Thursday, March 6, 2008

Police Blotter, Brazilian Style

A really popular type of regional show in Brazil are the "police blotter" programs. They are on the radio and on TV. If you are from South Florida or are familiar with WSVN and the sensationalistic style when Rick Sanchez was there, you have an idea of what I am talking about. Think of it as the "morning drive" program, although a similar program will run around lunchtime as well in some places. On the radio, the host will talk about all the crimes registered with the police the night before. Murder here, robbery there, man beats his wife, guy drinks at bar and tries to leave without paying, etc. Whatever happened in the region. They will have a reporter at the jail who will interview the accused for their style of the story. Many times the person will fess up, on tape, with the whole city listening. They usually blame their behavior on alcohol. Every once in a while you will hear about someone stealing a donkey or a cow. The show is also used as a public forum. People will call up to say "my neighborhood has been without water for a week" or "I pay the tax on my light bill, but the street lights in front of my house have not worked in ages". Sometimes a girl will call up saying "So and so is a skanky ho who is messing with my husband and if I see her I'm going to smash her face in". People call in with complaints about noisy bars with "working girls" that are causing trouble in the neighborhood. Everyone has "Right of Reply" and you will get the other side of the story. It's hard to keep from spitting up your coffee when you hear some of the stories they tell.

The TV shows are really something else. People complain about violence on American television. In Brazil, they show the results. They show the bodies lying on the floor, the blood dripping down the street. They show mangled cars. They show wailing, crying relatives over a cloth draped body. Sometimes they interview crime victims, usually from behind and the voice altered to hide their identity. Then, you get the type of video I included below. This is a clip from the actual type of program I am describing. In this clip, the girl is accusing the elderly gentlemen of "not paying for services rendered". I am not going to translate it because it is pretty tedious due to all the slang, or "girias" used. It is easy to follow if you speak spanish, becuase many of the words are similar, and you can figure out more or less what they are talking about. Suffice to say the girl says she is a "professional" in the S-E-C-K-S trade. I spell it out because that is the equivalent of how she mispronounces it. The man says she doesn't even deserve one cent. He offered to pay R$5 (less then US$2.50) and she took it as an insult. The reporter asks the man if she "did her job" and he replies "no, not at all". "She sucked my thingy, wanted me to stick it up her ***, sucked my thingy for over an hour, wanted me to stick it up her ***." The host asks him if he ejaculated and he says "well I stuck my thingy in there for a while, then I took it out and she sucked it for a while till she got tired". The host asks him if he thinks she deserves at least R$30 (30 reais, less than US$15) and he replies "I give R$5.00 and that is as an act of charity." By the way, this program is on in the daytime, during lunch, when the whole family can watch the fireworks.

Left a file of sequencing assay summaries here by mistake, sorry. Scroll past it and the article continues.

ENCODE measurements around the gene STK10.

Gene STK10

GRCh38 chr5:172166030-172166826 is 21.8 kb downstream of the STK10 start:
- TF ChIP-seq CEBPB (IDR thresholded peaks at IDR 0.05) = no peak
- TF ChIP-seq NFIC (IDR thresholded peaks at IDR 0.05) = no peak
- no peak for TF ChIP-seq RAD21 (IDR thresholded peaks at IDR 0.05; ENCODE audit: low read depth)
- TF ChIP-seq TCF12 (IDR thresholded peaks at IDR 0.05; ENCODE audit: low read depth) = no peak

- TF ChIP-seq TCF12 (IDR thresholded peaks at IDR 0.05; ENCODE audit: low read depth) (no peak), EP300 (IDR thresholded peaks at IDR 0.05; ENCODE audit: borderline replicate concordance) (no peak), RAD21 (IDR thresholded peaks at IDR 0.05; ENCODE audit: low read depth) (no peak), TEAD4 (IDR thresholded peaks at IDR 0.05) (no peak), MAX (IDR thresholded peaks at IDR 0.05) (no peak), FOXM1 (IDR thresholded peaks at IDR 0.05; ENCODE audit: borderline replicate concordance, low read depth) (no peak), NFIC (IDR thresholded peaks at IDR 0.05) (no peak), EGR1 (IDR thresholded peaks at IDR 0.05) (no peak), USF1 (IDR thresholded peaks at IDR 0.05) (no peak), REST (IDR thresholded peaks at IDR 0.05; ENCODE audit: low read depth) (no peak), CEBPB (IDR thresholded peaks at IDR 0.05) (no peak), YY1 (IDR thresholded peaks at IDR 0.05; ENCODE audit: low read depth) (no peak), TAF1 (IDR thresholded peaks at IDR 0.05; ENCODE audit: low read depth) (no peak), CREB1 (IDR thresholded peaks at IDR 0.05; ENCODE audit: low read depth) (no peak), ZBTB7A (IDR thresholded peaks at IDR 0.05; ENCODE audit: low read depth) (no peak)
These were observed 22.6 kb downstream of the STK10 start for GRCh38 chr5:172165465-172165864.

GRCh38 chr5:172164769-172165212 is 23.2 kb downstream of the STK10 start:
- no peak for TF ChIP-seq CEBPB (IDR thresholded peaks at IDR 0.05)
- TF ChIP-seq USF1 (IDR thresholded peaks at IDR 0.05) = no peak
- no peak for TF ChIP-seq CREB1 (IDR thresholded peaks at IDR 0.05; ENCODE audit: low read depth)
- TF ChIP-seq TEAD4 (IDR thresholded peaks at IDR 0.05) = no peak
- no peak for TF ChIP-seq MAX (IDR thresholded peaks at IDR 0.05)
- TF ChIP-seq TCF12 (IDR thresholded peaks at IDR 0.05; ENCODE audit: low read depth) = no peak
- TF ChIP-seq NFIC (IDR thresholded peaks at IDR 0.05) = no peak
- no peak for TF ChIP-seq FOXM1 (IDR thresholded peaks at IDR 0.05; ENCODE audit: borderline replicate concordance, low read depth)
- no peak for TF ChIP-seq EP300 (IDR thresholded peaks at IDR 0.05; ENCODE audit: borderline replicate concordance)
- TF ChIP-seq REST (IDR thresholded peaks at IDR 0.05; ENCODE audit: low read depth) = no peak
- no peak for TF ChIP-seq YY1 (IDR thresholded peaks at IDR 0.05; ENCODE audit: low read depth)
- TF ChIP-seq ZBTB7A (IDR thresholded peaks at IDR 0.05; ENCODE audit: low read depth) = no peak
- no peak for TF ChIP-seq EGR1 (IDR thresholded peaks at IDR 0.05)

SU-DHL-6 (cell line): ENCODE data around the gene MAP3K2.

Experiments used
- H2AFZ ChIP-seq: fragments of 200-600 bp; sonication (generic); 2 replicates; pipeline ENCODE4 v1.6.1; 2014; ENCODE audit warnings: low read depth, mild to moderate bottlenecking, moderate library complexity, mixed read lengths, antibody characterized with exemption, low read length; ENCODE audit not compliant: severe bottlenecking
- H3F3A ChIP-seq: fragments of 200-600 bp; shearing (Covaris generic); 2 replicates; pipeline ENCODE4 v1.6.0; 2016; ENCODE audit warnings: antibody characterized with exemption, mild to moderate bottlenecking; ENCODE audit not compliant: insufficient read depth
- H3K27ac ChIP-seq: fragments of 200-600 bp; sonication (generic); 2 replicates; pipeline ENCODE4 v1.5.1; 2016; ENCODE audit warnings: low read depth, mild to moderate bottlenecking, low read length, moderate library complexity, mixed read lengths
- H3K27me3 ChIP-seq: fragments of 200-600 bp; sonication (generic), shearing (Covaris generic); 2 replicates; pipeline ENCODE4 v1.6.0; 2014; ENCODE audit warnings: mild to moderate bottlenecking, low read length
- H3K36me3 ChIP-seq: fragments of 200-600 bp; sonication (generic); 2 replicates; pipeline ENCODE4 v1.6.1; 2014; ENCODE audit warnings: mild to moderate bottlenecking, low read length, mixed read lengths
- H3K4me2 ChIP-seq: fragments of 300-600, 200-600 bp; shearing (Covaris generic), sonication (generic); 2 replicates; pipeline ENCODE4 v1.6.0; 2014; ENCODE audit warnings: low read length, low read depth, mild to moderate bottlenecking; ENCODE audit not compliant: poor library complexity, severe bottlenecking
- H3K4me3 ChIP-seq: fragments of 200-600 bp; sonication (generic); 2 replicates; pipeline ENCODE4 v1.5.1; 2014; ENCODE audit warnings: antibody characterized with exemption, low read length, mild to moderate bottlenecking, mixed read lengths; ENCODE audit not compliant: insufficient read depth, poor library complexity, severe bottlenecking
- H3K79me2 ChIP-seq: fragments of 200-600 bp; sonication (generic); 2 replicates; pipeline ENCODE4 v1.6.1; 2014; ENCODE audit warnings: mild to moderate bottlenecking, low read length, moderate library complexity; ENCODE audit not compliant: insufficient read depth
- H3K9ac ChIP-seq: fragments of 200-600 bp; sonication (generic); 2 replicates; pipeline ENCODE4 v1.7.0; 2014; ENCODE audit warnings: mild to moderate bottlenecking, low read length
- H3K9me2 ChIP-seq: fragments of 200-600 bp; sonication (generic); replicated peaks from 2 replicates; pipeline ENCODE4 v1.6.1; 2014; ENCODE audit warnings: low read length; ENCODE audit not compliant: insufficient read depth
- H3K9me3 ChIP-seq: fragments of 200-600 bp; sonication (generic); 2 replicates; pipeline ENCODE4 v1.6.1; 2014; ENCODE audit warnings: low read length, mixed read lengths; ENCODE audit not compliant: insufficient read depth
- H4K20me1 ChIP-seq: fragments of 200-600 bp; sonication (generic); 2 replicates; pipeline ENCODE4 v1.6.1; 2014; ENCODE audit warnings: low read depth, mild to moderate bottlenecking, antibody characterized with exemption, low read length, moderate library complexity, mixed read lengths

3 comments:

expatbrazil said...

Never a dull moment on BR TV.

Mike said...

If I got the drift, the argument was over whether there was "value added," which I think is difficult to measure in this case. However, I like the dude's hat.

Daniel @ Garanhuns said...

TV in Brazil is the greatest. I really dig Woody Woodpecker, which will get a post pretty soon.

Those hats are pretty popular in the Northeast, kinda like berets in France I guess.